Summary of Romuald Gurklis’s life story

Interview and recording of Romuald Gurklis

by Tessa Black (NPHG) – November 27th 2018 

 

Romuald (Romek) Gurklis was born in Nowogródek, a small town in eastern Poland (now Navahrudak, in Belarus) in 1925. His parents were Stanisław and Aleksandra Gurklis and he had one sister, Regina, whose remains and those of his mother still lie in Russia. At the beginning of World War II he was a schoolboy in his home town. When the Russians invaded Poland in September, 1939, he with his mother and sister were deported to Siberia by train along with tens of thousands of other Poles. A friendly Russian Army Lieutenant advised his father, Stanisław, to leave Nowogródek and not go with the family to Siberia, so helping him escape the clutches of the Russians.

 

The friendly lieutenant accompanied the Gurklis family and others by train to Siberia but once there they were handed over to the Russian police and made to live in tents. The Poles had to do heavy forestry work, felling huge trees. They were given a loaf of bread each day and scrounged other food to satisfy their hunger but they didn’t starve. When the Polish-Russian Amnesty took place in 1941, they were told that a Polish Army was being formed in southern Russia and Romek, now aged fifteen and a friend decided to join up. They set off by train and when they arrived (possibly at Totskoye) they were given a medical check. His friend was accepted into the Army straight away but Romuald was told he was too young to enlist. But a Polish officer who had been a friend of the Gurklis family intervened when he recognized Romek and said, “I used to bounce him on my knee” so the fifteen year old was signed up there and then.

 

He was “a baby in the army” which was poorly equipped, only having wooden guns but it later joined forces with the 8th Army which was fighting in North Africa and Italy. He fought at Monte Cassino where the Poles helped capture the German-occupied heights. Over 55,000 Allied soldiers were killed including 11,000 Poles in that campaign. One incident he remembers is when he had to take cover from sniper-fire by jumping into a crater. Inside, he found a black British soldier, the first ethnic African he had ever seen and was so taken aback that he fled the scene and “never jumped in another hole again”. He survived many near misses and remembers bullets hitting the ground beside him and fellow soldiers being blown up next to him. However he felt that, on occasions, it seemed that some German soldiers were not shooting to kill as they were skilled marksmen and could easily have shot him. He survived intact.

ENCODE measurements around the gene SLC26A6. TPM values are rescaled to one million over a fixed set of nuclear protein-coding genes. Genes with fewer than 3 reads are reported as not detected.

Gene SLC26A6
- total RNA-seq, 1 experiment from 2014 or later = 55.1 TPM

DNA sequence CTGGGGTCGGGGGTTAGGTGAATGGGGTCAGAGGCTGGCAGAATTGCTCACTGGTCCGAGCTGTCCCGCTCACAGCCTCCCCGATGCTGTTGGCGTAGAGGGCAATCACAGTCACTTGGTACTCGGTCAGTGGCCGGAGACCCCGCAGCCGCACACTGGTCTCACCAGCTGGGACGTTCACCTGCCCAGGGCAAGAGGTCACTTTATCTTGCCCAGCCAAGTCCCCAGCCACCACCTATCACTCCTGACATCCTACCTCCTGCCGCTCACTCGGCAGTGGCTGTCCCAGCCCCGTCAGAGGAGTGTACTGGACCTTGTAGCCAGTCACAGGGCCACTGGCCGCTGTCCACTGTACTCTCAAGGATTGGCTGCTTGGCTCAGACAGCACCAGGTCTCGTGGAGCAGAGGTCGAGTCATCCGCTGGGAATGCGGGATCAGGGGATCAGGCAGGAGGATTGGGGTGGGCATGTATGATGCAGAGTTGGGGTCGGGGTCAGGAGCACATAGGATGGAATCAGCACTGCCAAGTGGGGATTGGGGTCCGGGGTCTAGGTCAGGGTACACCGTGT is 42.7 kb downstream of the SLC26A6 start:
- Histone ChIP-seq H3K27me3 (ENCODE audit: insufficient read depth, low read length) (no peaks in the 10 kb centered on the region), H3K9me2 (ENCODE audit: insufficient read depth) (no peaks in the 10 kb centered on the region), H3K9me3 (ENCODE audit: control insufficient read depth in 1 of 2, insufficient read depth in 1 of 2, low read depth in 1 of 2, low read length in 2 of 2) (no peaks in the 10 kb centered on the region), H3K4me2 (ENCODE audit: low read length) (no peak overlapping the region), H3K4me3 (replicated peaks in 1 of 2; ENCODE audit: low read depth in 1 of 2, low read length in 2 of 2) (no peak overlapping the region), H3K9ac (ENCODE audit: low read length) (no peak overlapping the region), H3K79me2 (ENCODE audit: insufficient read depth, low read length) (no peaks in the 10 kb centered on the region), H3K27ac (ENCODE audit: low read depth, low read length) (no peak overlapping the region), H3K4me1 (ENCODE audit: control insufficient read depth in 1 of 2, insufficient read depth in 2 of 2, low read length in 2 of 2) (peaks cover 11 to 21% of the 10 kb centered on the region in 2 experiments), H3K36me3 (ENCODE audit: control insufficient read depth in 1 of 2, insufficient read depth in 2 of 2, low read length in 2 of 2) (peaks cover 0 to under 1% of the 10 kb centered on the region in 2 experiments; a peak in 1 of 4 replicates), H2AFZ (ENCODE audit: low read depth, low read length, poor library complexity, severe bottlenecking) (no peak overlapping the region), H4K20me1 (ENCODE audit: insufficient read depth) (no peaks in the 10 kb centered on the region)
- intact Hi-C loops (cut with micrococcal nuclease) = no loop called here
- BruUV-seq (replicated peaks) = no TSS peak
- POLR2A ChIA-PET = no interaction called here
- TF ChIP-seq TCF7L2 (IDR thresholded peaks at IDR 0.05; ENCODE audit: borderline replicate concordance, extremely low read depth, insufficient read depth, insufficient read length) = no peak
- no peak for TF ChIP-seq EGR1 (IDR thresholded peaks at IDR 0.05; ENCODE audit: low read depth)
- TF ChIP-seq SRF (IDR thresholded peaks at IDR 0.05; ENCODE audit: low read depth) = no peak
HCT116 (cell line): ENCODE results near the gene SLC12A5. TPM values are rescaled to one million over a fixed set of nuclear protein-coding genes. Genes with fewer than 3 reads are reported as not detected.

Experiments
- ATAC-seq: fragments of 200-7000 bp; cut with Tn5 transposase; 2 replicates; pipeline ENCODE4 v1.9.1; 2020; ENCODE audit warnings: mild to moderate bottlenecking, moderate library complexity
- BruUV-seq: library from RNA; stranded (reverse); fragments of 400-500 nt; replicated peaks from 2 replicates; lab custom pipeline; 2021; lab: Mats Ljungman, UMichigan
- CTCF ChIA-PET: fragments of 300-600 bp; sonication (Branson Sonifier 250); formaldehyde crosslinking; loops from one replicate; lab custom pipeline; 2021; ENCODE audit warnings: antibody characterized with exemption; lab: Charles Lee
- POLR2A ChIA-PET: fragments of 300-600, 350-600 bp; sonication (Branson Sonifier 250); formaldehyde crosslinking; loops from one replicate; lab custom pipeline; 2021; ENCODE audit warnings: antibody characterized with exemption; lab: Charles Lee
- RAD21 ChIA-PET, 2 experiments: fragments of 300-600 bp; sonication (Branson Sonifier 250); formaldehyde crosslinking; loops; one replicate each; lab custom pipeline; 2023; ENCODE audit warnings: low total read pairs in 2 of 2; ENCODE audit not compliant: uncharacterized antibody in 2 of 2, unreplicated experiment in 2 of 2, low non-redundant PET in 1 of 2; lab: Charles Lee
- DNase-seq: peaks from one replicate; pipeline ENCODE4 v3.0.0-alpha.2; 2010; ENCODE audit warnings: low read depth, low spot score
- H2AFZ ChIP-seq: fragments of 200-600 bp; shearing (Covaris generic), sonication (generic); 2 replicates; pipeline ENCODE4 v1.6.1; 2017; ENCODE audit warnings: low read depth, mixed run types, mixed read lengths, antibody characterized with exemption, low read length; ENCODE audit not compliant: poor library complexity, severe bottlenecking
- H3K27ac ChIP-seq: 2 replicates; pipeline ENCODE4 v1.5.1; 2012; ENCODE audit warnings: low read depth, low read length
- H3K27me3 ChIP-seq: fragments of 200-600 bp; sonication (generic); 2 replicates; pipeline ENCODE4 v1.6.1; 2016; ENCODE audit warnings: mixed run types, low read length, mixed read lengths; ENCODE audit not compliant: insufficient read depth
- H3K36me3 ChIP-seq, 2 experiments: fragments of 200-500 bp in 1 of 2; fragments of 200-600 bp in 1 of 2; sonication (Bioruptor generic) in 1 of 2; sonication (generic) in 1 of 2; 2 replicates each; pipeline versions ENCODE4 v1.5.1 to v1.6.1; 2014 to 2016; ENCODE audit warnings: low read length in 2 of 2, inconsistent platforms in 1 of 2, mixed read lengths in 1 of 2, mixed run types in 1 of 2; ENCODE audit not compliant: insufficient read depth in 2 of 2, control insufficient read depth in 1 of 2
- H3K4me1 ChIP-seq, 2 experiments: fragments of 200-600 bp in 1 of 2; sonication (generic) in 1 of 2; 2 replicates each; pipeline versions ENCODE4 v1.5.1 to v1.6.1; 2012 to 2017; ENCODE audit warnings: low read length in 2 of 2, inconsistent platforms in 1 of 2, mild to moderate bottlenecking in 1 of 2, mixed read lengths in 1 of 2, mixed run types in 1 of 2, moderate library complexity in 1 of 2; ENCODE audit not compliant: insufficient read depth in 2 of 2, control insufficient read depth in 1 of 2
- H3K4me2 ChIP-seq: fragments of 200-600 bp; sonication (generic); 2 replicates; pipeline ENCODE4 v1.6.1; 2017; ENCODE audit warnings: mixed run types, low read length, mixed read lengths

After Monte Cassino and at the end of the War, he and thousands of his compatriots came to England. He was sent to London Road (resettlement) Camp, in Brandon, Suffolk and in 1947, aged 22, he married a 19 year old Brandon girl, Doreen Branch. Together they had two children, Christine and Ronald, who still live in Norfolk. Romek moved to Sprowston in Norwich and became a carpenter helping with the reconstruction of Norwich which had been badly damaged by German bombing in 1942. 

 

One of his enduring possessions  is a wooden case he made for his War decorations. “It isn’t a big box” he argues very modestly, “as it only hold three or four medals.”  He concluded the interview by apologising if he had forgotten to mention anything but what he had recounted was all he could remember.

 

November 2018

04  Birth certificate 21.02.1925.jpg

Birth certificate 21.02.1925

(Click to open as PDF)

2nd Polish Army Corps Monte Cassino Memorial 

06  2nd Polish Army Corps Monte Cassino

2nd Polish Army Corps Monte Cassino Memorial 

(Click to open as PDF)

Cross of Valour

authorisation 1945

Romuald Gurklis medals

c.1945

Identity Card 3rd Carpathian Division 

Identity Card 3rd Carpathian Division

 (Click to open as PDF)

Polish Army shoulder badge 1945

Click icon to read PDF summary of Romuald Gurklis's audio recording

16 Gurklis-Marriage Certificate 27.09.19
18 Discharge certificate 02.12.1947 p1.j
20 Identity Card March 1963.jpg

Romuald Gurklis (centre) with colleagues

c 1945 

In Polish Army uniform 1945

Gurklis marriage Certificate 1947

(Click to open as PDF)

Gurklis-Branch wedding photo 1947

Soldier's Service and

Pay Book 1946

As a radio operator c 1947

Discharge certificate 02.12.1947 (Click to open as PDF)

Identity Card March 1939-1945 

(Click to open as PDF)

Discharge certificate 02.12.1947 (Click to open as PDF)

Romuald Gurklis 2018

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